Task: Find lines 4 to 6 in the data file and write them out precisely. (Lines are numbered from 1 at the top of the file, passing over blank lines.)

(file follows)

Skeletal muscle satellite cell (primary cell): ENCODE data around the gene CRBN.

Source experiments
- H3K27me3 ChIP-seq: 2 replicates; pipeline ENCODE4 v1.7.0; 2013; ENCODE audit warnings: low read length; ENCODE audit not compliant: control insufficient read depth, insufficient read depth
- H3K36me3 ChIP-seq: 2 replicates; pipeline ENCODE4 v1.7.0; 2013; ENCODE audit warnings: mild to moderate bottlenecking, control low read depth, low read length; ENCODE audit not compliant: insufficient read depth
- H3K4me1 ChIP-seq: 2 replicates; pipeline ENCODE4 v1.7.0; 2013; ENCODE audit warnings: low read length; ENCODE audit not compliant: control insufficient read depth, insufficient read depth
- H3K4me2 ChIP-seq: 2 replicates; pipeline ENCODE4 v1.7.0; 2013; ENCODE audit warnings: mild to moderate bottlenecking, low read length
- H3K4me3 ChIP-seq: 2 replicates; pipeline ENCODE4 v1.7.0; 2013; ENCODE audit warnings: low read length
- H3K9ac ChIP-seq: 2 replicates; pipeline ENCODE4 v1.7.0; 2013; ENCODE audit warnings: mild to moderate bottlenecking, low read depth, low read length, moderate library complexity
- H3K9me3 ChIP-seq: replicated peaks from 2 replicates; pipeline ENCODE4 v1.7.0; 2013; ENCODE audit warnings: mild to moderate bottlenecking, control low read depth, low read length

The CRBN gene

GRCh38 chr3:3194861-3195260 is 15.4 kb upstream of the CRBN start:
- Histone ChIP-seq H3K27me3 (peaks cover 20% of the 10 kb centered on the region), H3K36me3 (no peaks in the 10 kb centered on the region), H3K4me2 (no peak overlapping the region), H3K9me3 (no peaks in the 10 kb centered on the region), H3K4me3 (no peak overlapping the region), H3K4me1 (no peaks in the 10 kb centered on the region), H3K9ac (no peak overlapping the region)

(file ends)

- H3K36me3 ChIP-seq: 2 replicates; pipeline ENCODE4 v1.7.0; 2013; ENCODE audit warnings: mild to moderate bottlenecking, control low read depth, low read length; ENCODE audit not compliant: insufficient read depth
- H3K4me1 ChIP-seq: 2 replicates; pipeline ENCODE4 v1.7.0; 2013; ENCODE audit warnings: low read length; ENCODE audit not compliant: control insufficient read depth, insufficient read depth
- H3K4me2 ChIP-seq: 2 replicates; pipeline ENCODE4 v1.7.0; 2013; ENCODE audit warnings: mild to moderate bottlenecking, low read length